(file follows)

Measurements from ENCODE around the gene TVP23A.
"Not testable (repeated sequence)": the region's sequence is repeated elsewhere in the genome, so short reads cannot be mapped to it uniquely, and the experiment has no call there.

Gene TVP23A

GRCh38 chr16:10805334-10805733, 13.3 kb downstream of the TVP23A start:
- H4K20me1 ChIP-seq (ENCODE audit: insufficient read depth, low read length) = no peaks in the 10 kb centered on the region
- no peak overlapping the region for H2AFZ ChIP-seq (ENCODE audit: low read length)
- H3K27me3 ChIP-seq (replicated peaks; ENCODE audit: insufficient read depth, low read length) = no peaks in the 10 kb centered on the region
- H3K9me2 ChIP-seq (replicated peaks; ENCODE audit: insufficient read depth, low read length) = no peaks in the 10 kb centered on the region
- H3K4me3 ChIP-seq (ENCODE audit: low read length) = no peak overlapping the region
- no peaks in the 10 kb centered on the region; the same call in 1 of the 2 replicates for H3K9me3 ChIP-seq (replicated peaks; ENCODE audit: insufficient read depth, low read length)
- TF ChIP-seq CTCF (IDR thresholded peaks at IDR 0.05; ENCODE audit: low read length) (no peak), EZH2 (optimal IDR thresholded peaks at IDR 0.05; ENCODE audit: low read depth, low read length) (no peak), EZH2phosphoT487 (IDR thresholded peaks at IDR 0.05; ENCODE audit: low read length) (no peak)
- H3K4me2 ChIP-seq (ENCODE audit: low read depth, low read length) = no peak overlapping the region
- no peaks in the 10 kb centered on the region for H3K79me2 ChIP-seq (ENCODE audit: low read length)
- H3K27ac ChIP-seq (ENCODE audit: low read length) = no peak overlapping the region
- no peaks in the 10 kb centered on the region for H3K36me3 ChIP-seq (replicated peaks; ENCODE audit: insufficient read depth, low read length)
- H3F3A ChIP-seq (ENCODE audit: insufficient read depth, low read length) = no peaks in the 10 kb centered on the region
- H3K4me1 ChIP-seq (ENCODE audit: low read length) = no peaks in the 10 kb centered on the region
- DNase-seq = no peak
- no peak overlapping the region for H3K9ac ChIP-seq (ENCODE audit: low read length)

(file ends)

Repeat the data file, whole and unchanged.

Measurements from ENCODE around the gene TVP23A.
"Not testable (repeated sequence)": the region's sequence is repeated elsewhere in the genome, so short reads cannot be mapped to it uniquely, and the experiment has no call there.

Gene TVP23A

GRCh38 chr16:10805334-10805733, 13.3 kb downstream of the TVP23A start:
- H4K20me1 ChIP-seq (ENCODE audit: insufficient read depth, low read length) = no peaks in the 10 kb centered on the region
- no peak overlapping the region for H2AFZ ChIP-seq (ENCODE audit: low read length)
- H3K27me3 ChIP-seq (replicated peaks; ENCODE audit: insufficient read depth, low read length) = no peaks in the 10 kb centered on the region
- H3K9me2 ChIP-seq (replicated peaks; ENCODE audit: insufficient read depth, low read length) = no peaks in the 10 kb centered on the region
- H3K4me3 ChIP-seq (ENCODE audit: low read length) = no peak overlapping the region
- no peaks in the 10 kb centered on the region; the same call in 1 of the 2 replicates for H3K9me3 ChIP-seq (replicated peaks; ENCODE audit: insufficient read depth, low read length)
- TF ChIP-seq CTCF (IDR thresholded peaks at IDR 0.05; ENCODE audit: low read length) (no peak), EZH2 (optimal IDR thresholded peaks at IDR 0.05; ENCODE audit: low read depth, low read length) (no peak), EZH2phosphoT487 (IDR thresholded peaks at IDR 0.05; ENCODE audit: low read length) (no peak)
- H3K4me2 ChIP-seq (ENCODE audit: low read depth, low read length) = no peak overlapping the region
- no peaks in the 10 kb centered on the region for H3K79me2 ChIP-seq (ENCODE audit: low read length)
- H3K27ac ChIP-seq (ENCODE audit: low read length) = no peak overlapping the region
- no peaks in the 10 kb centered on the region for H3K36me3 ChIP-seq (replicated peaks; ENCODE audit: insufficient read depth, low read length)
- H3F3A ChIP-seq (ENCODE audit: insufficient read depth, low read length) = no peaks in the 10 kb centered on the region
- H3K4me1 ChIP-seq (ENCODE audit: low read length) = no peaks in the 10 kb centered on the region
- DNase-seq = no peak
- no peak overlapping the region for H3K9ac ChIP-seq (ENCODE audit: low read length)